In this episode, managerial meddling causes Thomas and Marcus to collectively screw up two missions that either of them could have handled individually.
With only three characters to introduce and most of the primary evolutions debuting well before the series began, Data Squad gets to the crappy opening filler very early. Digimon has never been renowned for cutting to the chase. Most seasons take anywhere from six to eight episodes before anything interesting happens, and that's usually followed by another string of fluff. Here we have a particularly excruciating example as not only is the story meaningless in the long term, but the only thing we can take out of it is that not only do Marcus and Thomas hate each other, but that this somehow doesn't translate to a professional working relationship either.
As demonstrated by the Numemon mission, the dilemma is very simple: Thomas prefers to break down the situation and develop a foolproof strategy, while Marcus likes to charge in and attack head on. The correct approach, of course, is c) stop debating tactics; it's a freaking Numemon! Marcus's approach worked, Thomas's approach worked, but they were both so consumed with arguing over whose approach worked better that Yoshi just strolled up to it and had Lalamon take care of it. It's pathetic that these two are arguing over the best way to beat the Digimon equivalent of Glass Joe.
The problem is that sending all three agents at each emergence is not only unnecessary, but the conflict of styles is a bigger issue than the lack of respect between Marcus and Thomas. Both of them have their own way of doing things, and both of them work... just not necessarily with each other. Prior to this episode, Marcus was three for four on solo missions, which is a fine record for someone so inexperienced. His one failure was his first try against Demimeramon, where Agumon was at an elemental disadvantage and the job was better suited for Yoshi and Lalamon. Marcus hasn't been at this long, and rather than letting him perfect his style at his own pace, he's being thrown into conditions that are forcing him to conform to a method he's not comfortable with. Thomas, meanwhile, has an arsenal of perfected tactics with Gaomon, but is being forced to incorporate Marcus into them on the fly.
What all this adds up to is that Commander Sampson is terrible at his job. Forcing two incompatible styles together just for the sake of forcing the two to get along ruins them both. It's unfair to Thomas to command him to treat Marcus as an equal partner; Thomas has earned a position of superiority. At the same time, it's unfair to expect Marcus to do it Thomas's way. Marcus should be allowed to fly solo for a while, slowly building up his credentials and earning Thomas's respect. Eventually, Marcus should be given more difficult missions that aren't suited for his style, giving him better appreciation for the more tactical approach Thomas prefers. Expecting them to get along now is naive and dangerous, especially when his only direction is that they should figure it out themselves.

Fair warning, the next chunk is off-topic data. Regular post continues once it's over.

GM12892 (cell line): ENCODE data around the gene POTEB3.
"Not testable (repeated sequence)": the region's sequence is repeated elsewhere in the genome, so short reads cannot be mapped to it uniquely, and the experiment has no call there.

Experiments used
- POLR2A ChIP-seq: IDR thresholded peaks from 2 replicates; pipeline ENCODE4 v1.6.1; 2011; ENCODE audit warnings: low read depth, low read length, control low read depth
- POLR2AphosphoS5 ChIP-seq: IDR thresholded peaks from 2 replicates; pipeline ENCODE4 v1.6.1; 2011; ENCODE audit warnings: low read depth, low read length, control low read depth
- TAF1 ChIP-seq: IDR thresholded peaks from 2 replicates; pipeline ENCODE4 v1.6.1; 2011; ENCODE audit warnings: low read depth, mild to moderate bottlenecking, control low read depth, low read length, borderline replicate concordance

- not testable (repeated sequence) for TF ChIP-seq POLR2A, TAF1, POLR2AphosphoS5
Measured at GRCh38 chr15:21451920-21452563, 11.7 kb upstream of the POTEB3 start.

Kudamon only makes it worse by exaggerating the significance of their failure. The Drimogemon debacle was certainly an embarrassment, but it was hardly a disaster. Yoshi still caught the robbers and Drimogemon retreated back to the Digital World. Kudamon makes it sound that Drimogemon still being alive is some sort of travesty, fearing that he'll raise an army and strike again. This ignores the fact that Drimogemon was frightened, gullible, tried to run away from the fighting and is clearly more of a follower than a leader. Both Marcus and Thomas refuse to accept failure and Sampson is trying to add injury to insult. It's no surprise that Thomas sneaks into the Digital World to go after Drimogemon, which is a pretty drastic move to punish the Digimon equivalent of Johnny Five in Short Circuit 2.
My Grade: C
- Somehow the Numemon seems less disgusting with a slug-like trail and the way it throws slime instead of crap. It's still gross, but it feels more natural and less cartoony than its portrayal in Adventure.
- It's amusing and very natural for Sarah and Kristy to be friendly to Thomas. Thomas's melancholy reaction at the family seems slightly off considering both families are missing a parent and there's no shortage of love between him and his sister. Had he even specified that he missed his mother in particular, it makes more sense.
- Does DATS not understand that Marcus is just a middle school student? It's natural for him to be late due to family obligations (or his efforts to dodge them) and scolding him as a result seems unfair. Thomas even delivers a very premature “not just a game” speech.
- At the same time, it was awfully stupid of Marcus to just randomly push buttons at the computer terminal? If he doesn't know what he's doing, why would he do that?
- Agumon seemed far bigger in the car than he usually does. Even with him in there, it shouldn't be that cramped.
- If it was stupid of Marcus to be randomly pushing buttons at the computer terminal, why wasn't Yoshi during the night shift? It would be awfully draconian to expect her to be on guard but not let her check her e-mail.